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Jun 23, 2011

Visualizing data quality with FAA drone data

I used JMP to explore a recent FAA drone data set, inspired by a weekly data visualization challenge called 52Vis. The data set contains "reports of unmanned aircraft (UAS) sightings from pilots, citizens and law enforcement." I decided to focus on exploring the time data. I'll describe how I prepared the time data, noticed some quality issues in it and categorized it accordingly. Fortunately, JMP makes it easy to do visual data cleanup.

Preparing the data

The data is provided in two separate Excel files, and JMP's Excel import UI had no problem importing them with the default settings. However, the column names are a bit messy and didn't even match each other.



I cleaned up the column names to match and then used Concatenate under the Tables menu to append one data table to the other. Concatenate even handled the columns being in different orders.


Finding quality issues

I started playing with the data and noticed some quality issues with the time field. I created a new column that extracts the time of day from the DateTime column and made a histogram for it. I called it Time of Day Table because I'll be computing a different time of day later.


The most noticeable feature is the spike at midnight. It turns out there are a lot of times reported as exactly 12:00 AM, apparently as a missing value code. A second feature is the smaller but significant dip at noon. Likely, some of the noon times have had the AM/PM part miscoded, and some of the noon-hour times are reported in the midnight-hour slot (in addition to the missing value times).

While the distribution looks nice otherwise, it does seem to be a more shifted toward the evening hours than expected. If only there were some way to quality-check the time values...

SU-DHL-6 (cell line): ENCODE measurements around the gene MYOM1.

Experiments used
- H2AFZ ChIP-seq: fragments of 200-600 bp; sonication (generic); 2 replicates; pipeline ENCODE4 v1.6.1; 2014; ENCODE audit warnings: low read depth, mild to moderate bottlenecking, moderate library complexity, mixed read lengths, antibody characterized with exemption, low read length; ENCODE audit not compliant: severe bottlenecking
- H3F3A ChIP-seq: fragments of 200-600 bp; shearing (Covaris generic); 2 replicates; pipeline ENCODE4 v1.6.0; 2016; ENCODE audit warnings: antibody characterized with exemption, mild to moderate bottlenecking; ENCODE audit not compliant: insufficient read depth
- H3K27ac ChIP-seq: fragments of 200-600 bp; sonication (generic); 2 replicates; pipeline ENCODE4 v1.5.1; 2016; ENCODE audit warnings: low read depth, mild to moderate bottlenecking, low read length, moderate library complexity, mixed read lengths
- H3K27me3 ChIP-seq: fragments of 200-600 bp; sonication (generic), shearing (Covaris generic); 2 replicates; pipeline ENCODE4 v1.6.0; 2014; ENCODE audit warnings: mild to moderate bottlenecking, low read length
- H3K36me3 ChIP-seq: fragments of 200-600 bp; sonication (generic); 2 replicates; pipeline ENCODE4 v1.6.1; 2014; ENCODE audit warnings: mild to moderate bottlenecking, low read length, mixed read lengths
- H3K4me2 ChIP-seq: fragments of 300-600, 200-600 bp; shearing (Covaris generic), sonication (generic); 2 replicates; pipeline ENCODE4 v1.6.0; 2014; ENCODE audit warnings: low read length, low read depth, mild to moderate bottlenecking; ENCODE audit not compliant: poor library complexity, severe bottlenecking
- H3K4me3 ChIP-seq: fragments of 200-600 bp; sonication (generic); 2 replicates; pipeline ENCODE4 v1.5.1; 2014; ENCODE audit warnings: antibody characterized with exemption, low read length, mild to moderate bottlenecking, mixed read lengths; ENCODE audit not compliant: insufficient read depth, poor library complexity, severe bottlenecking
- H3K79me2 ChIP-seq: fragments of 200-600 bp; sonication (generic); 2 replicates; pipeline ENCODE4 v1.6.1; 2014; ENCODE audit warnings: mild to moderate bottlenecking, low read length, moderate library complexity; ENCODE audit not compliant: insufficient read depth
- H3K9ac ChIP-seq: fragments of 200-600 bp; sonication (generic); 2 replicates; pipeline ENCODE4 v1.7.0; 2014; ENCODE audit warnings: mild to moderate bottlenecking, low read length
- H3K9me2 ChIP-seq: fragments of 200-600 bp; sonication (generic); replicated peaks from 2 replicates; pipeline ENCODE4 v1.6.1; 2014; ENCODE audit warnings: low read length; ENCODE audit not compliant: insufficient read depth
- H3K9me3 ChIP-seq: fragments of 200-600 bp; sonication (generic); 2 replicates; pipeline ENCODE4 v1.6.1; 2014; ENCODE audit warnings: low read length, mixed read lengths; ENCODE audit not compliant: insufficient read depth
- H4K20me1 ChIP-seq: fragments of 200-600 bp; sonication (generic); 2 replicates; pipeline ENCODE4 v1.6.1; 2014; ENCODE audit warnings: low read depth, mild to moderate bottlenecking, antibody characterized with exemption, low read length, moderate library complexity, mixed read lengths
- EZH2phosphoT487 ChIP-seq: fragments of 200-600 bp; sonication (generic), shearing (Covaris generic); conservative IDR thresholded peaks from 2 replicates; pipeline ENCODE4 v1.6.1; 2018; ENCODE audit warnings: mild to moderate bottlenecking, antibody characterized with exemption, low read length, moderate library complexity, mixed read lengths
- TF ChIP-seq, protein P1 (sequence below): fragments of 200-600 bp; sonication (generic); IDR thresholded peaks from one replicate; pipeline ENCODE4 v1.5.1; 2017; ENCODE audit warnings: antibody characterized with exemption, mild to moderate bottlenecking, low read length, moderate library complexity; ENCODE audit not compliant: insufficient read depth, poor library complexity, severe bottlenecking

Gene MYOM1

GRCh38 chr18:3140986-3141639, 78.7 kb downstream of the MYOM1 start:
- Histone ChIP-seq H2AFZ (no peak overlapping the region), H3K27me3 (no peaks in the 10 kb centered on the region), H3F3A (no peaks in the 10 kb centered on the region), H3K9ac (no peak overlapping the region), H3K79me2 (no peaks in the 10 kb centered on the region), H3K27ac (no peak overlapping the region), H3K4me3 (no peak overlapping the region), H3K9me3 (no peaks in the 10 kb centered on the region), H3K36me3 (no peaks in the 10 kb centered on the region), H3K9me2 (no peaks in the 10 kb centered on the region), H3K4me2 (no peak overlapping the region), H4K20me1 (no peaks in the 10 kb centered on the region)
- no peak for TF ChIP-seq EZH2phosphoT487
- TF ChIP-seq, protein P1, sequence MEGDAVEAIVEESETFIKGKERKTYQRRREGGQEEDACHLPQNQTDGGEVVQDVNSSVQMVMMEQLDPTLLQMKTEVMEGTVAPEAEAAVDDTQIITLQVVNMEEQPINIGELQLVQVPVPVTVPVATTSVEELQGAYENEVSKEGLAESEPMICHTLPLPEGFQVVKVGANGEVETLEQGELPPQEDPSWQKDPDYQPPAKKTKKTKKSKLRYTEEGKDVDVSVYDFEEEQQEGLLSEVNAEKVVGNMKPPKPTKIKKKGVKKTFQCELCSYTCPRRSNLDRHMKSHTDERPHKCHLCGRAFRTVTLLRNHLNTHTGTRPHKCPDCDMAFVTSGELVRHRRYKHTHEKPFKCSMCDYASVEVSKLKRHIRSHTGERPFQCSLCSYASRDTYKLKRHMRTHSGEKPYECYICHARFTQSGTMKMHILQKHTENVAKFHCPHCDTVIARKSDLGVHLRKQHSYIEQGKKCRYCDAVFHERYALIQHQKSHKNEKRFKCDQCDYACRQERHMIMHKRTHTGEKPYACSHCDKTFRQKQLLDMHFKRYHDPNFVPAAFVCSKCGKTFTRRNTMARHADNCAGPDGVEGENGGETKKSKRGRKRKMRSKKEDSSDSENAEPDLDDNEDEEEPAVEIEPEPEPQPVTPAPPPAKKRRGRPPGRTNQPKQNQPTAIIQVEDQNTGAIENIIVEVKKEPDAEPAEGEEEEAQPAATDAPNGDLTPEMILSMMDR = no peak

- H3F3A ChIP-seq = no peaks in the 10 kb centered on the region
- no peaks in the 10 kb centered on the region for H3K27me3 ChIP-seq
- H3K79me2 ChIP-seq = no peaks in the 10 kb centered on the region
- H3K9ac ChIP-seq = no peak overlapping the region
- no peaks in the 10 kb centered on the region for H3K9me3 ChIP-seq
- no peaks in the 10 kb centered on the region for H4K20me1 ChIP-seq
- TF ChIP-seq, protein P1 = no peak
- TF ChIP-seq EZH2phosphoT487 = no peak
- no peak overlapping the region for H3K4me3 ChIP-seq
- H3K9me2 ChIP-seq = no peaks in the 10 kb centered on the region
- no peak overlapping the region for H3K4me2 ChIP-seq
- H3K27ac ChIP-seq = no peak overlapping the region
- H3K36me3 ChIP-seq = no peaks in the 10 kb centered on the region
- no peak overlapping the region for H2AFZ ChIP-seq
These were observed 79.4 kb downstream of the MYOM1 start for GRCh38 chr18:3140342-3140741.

Extracting GMT

In fact, there is a way to quality-check the time values! The Report column contains free text describing the incident and often includes a report time in 24-hour GMT (note the Z suffix).


So let's extract the GMT time and compare with the time in the table. I'll make a new formula column based on a regular expression to extract the digits between "Time:" and "Z" in the report text.


And another one to convert it to a JMP time value (number of seconds).


The new time column is called Time of Day Extracted Z, and we can compare it with the table time in a scatterplot to reveal some interesting patterns.


I added two diagonal reference lines. The orange one corresponds to EST, and the diagonal clusters near it are other US time zones. The gray diagonal is where the time in the table is the same as GMT. Lots of those! Strangely, few of those occur before 1 PM (1300Z) hours, which seems reasonable for GMT sighting times in the US but not for local times.

Categorizing time

At this point, we can think of the times as falling into three categories:

  • Missing -- there was no GMT time within the free text
  • Identical -- the GMT time was the same as the "local" time
  • Offset -- the GMT time was at an offset from the local time, usually something reasonable for the US
  • I added a couple columns to compute that classification and then plotted a histogram for each category.


    Now we can see how the Identical category was skewing the local times into the evening. The Offset category has a more expected peak during daylight hours and matches well with the times where the GMT times were Missing. Both of the latter suffer from the 12:00 AM spike and 12:00 PM drop, due to coding issues. It's unclear why the Identical category has a mostly uniform distribution. It could be a combination of two offset normal distributions, one for the East Coast and one for the West Coast.


    By considering the extracted GMT time, we can filter out suspicious time values for further time-based analysis. That is, we have more trust in the local times that are offset from GMT. And since those missing a GMT time have a similar distribution, we can use those with similar confidence.

    The 52Vis challenge is geared toward scripting solutions, and fortunately JMP offers both styles of interfaces: interactive and scripting. Though my initial explorations used the interactive interface, I made a script in the JMP Scripting Language (JSL) for the challenge that reproduces all of my steps. If you're interested, you can see the JSL in an earlier version of this post on GitHub.

    A couple more things...

    Even with only a few columns of data, there's still more to explore. You can use the geocoder add-in to convert the city/state to longitude and latitude for mapping.

    And did you notice the altitude data in the report text I showed? A good number of the reports have altitude data and sometimes information on the appearance or size of the unmanned aircraft.